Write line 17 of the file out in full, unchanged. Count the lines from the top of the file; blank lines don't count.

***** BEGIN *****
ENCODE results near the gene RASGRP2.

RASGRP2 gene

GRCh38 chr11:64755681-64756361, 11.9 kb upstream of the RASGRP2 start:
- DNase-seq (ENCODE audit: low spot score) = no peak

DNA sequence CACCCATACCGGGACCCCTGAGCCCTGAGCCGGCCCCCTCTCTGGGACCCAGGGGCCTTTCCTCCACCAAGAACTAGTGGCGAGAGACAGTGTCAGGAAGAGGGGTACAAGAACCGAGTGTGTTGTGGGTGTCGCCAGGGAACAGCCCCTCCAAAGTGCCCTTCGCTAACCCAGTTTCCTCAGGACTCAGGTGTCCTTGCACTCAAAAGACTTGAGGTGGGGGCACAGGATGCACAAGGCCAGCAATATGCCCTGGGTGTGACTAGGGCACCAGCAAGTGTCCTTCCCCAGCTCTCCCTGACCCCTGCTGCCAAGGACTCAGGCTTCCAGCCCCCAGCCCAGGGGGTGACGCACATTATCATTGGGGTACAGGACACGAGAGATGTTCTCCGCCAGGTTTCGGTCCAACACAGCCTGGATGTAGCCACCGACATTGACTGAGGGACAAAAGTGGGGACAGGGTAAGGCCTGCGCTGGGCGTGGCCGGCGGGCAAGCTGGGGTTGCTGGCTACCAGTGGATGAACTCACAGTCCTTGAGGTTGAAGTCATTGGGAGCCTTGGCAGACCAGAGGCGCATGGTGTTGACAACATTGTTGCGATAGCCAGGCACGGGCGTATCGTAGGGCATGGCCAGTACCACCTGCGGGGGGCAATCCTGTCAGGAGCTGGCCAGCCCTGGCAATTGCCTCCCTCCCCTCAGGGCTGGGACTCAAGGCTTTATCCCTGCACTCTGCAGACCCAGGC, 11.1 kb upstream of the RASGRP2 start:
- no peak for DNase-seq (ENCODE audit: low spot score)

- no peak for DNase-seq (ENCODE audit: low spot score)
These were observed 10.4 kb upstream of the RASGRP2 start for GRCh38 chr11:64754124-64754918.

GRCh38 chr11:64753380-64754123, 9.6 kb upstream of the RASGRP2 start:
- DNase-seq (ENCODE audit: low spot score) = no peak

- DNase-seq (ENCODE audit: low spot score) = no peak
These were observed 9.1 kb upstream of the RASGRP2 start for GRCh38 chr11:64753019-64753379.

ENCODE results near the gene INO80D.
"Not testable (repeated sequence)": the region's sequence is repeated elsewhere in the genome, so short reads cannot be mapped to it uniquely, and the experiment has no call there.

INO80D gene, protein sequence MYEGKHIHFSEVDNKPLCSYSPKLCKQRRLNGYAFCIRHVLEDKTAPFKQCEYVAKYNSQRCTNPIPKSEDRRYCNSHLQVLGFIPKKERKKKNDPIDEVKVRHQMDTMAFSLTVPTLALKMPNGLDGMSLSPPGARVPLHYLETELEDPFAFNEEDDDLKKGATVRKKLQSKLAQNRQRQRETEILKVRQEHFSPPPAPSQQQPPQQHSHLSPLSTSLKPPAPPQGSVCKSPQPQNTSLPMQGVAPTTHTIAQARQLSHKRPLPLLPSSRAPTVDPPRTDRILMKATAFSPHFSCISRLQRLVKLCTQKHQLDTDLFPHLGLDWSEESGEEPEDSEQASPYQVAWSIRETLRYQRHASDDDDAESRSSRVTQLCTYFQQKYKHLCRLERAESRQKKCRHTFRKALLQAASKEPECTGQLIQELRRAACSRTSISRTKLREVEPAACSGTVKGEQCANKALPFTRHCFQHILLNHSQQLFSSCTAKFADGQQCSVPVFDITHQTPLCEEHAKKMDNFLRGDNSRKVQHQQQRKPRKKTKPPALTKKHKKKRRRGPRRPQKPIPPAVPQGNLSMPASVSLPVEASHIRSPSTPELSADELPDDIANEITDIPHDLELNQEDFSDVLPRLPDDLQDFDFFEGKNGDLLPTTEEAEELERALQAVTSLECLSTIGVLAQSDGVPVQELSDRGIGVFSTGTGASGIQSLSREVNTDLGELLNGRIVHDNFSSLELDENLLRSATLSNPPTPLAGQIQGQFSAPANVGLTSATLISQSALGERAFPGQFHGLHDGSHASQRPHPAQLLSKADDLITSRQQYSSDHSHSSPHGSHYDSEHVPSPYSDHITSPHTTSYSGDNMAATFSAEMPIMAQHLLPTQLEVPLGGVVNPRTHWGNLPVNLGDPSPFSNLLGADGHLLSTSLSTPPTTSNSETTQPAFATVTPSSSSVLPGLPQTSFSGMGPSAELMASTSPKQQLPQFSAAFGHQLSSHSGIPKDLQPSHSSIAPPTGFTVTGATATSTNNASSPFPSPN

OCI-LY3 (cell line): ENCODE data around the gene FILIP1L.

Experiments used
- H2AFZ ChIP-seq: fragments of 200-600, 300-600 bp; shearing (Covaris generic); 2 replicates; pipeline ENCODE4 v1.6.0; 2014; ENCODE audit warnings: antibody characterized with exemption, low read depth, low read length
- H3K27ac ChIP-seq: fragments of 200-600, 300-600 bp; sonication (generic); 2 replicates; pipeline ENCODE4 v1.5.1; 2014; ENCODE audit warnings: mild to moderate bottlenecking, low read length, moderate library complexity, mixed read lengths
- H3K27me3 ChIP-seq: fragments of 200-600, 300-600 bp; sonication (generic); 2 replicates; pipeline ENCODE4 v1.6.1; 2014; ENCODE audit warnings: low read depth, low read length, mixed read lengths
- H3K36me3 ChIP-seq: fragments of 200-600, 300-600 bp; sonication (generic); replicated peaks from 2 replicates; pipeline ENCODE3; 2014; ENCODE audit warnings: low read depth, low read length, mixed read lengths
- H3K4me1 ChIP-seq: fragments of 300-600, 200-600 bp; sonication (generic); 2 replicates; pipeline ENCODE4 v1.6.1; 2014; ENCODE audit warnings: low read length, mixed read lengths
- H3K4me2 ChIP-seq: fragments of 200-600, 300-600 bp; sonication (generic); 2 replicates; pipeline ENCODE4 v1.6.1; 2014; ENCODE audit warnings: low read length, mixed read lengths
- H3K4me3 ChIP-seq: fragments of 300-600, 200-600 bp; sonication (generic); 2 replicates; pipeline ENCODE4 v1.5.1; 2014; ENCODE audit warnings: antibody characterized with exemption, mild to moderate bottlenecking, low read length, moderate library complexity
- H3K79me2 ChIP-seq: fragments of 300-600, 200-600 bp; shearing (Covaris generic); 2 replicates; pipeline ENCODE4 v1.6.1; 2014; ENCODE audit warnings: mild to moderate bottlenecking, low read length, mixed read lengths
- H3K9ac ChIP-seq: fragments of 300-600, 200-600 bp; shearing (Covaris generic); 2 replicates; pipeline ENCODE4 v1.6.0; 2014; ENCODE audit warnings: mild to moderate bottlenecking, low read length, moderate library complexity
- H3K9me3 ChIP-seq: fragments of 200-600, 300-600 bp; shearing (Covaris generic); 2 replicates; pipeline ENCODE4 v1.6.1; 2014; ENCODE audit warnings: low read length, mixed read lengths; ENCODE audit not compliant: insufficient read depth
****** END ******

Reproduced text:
Experiments used